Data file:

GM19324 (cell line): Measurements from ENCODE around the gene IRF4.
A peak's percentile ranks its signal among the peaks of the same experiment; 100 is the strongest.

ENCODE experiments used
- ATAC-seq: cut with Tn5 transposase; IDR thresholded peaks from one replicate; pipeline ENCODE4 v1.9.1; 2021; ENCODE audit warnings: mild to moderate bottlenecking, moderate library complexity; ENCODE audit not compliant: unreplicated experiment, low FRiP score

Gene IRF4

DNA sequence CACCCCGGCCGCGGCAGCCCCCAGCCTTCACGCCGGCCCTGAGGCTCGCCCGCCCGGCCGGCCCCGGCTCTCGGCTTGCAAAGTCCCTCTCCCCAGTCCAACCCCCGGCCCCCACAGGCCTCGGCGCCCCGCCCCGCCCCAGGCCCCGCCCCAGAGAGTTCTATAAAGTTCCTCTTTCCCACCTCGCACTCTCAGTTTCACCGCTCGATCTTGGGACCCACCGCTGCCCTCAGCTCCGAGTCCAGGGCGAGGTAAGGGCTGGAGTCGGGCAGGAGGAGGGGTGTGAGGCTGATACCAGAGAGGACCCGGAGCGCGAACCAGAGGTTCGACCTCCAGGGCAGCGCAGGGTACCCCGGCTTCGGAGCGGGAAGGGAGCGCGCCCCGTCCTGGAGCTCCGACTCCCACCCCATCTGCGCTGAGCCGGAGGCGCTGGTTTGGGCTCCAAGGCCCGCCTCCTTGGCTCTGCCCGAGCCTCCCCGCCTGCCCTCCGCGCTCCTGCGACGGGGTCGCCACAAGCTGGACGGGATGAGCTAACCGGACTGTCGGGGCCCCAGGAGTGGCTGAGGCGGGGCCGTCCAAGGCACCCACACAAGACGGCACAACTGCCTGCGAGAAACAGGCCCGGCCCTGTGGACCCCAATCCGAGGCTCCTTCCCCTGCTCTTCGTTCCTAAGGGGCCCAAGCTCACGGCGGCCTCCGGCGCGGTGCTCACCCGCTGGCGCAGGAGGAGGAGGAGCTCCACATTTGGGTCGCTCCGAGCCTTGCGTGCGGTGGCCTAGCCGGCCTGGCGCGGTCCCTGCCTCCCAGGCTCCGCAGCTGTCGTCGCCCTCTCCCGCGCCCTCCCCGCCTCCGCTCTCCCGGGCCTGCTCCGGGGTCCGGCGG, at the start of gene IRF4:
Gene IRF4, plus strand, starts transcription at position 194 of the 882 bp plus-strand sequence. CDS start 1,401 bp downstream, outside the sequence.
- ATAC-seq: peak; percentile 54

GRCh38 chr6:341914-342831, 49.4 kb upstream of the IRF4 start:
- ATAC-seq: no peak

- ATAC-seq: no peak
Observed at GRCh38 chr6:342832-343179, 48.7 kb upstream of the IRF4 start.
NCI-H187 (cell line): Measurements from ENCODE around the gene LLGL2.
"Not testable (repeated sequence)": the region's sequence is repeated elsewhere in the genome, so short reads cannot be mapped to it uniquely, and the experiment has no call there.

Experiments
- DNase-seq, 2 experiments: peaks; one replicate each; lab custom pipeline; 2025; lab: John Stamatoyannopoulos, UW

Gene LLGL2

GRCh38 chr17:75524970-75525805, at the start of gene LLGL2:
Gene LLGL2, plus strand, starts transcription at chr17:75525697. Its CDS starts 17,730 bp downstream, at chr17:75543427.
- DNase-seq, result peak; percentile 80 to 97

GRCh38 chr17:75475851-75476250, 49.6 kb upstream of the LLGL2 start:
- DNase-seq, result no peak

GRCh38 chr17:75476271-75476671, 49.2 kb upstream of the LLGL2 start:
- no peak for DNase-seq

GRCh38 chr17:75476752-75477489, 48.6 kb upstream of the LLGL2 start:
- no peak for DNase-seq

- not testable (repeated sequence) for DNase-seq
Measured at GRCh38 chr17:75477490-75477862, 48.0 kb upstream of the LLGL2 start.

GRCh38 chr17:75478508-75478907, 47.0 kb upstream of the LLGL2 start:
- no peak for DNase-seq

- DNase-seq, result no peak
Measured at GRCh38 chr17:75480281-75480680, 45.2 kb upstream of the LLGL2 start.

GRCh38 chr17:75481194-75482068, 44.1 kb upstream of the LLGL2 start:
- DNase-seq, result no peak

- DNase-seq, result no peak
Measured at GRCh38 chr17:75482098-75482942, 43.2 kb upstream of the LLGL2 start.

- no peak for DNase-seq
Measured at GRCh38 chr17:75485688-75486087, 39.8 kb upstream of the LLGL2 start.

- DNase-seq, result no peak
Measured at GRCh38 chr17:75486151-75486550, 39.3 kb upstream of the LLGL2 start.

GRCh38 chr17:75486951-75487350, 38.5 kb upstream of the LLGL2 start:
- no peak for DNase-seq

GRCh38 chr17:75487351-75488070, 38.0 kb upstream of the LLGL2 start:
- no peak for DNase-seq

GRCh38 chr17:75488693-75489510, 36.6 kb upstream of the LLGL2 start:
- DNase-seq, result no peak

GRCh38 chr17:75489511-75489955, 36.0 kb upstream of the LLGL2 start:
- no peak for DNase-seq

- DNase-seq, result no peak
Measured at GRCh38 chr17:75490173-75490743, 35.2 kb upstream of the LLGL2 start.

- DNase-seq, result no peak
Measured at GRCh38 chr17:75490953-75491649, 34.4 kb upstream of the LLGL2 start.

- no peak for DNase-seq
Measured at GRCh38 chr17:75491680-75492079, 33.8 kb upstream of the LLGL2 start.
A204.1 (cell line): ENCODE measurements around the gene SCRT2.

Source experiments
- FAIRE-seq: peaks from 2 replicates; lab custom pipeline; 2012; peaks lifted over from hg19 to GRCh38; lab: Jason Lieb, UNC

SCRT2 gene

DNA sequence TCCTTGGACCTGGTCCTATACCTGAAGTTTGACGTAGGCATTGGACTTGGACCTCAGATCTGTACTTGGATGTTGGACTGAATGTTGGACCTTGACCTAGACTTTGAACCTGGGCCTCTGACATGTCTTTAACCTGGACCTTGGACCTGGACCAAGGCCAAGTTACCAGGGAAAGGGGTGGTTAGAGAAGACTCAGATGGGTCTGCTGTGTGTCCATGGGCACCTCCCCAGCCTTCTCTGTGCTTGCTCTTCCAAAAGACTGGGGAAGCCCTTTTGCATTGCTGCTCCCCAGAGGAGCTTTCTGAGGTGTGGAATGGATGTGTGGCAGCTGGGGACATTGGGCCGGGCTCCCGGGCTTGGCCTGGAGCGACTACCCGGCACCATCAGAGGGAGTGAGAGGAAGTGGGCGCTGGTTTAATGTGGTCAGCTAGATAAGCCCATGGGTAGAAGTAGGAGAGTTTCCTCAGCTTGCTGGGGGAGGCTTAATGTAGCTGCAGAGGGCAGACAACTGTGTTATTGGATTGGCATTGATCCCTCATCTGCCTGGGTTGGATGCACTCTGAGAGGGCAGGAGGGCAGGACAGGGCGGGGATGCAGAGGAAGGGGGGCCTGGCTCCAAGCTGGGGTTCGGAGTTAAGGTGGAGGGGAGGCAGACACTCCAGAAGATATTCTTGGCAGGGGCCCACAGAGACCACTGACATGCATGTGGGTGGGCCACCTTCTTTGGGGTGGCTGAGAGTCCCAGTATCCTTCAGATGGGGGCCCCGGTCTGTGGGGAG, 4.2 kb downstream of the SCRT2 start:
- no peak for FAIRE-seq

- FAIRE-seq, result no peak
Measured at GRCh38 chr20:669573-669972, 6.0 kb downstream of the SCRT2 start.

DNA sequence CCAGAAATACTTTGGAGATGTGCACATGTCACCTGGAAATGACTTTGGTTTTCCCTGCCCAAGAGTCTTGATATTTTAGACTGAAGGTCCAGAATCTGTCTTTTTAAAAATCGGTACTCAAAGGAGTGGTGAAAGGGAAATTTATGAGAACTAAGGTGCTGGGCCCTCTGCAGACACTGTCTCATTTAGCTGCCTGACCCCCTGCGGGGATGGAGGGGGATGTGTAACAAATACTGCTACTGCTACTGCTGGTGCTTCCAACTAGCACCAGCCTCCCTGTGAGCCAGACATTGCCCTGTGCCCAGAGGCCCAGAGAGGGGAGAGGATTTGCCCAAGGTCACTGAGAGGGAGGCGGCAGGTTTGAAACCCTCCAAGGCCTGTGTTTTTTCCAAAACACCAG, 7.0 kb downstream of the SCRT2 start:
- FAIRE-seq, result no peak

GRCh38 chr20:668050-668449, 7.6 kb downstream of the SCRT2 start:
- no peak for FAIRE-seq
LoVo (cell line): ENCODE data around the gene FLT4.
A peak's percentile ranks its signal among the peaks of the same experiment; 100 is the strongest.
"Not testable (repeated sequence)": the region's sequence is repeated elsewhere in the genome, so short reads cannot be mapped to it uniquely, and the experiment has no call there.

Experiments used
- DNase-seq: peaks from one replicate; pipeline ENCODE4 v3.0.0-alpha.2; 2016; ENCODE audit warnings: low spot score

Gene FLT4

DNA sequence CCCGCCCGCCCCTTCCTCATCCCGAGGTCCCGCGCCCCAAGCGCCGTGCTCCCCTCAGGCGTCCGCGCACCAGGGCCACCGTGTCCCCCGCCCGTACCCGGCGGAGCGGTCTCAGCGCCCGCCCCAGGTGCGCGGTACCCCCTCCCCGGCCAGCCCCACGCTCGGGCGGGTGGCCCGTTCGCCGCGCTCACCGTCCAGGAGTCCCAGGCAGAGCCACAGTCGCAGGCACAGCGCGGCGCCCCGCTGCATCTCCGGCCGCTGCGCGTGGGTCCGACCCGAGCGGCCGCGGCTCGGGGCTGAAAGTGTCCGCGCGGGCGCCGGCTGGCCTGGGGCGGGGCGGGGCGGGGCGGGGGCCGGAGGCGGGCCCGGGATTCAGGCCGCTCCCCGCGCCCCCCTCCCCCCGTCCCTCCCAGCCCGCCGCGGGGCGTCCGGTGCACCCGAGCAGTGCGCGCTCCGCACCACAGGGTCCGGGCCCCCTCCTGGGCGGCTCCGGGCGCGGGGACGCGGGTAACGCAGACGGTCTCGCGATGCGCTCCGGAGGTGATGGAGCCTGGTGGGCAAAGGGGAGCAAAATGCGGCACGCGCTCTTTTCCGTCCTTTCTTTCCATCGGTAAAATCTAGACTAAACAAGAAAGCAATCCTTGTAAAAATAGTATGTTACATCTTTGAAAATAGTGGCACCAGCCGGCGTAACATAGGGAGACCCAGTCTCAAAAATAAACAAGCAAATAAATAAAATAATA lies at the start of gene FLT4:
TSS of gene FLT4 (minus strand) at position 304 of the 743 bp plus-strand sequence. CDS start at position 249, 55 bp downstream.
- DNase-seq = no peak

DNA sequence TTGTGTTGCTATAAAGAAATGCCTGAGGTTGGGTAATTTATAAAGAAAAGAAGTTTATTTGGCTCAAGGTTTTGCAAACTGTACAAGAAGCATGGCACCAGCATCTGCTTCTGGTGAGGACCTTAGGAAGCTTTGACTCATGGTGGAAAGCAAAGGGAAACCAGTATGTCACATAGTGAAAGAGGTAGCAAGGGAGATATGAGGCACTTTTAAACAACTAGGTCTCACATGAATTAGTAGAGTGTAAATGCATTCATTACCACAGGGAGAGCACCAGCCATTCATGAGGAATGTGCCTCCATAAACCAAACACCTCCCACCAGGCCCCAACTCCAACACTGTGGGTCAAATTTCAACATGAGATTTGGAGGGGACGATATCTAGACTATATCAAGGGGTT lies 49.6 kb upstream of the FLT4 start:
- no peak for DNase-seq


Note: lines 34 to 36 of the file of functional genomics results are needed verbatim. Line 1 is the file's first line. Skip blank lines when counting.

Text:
- DNase-seq, result no peak

- DNase-seq, result no peak
Measured at GRCh38 chr17:75482098-75482942, 43.2 kb upstream of the LLGL2 start.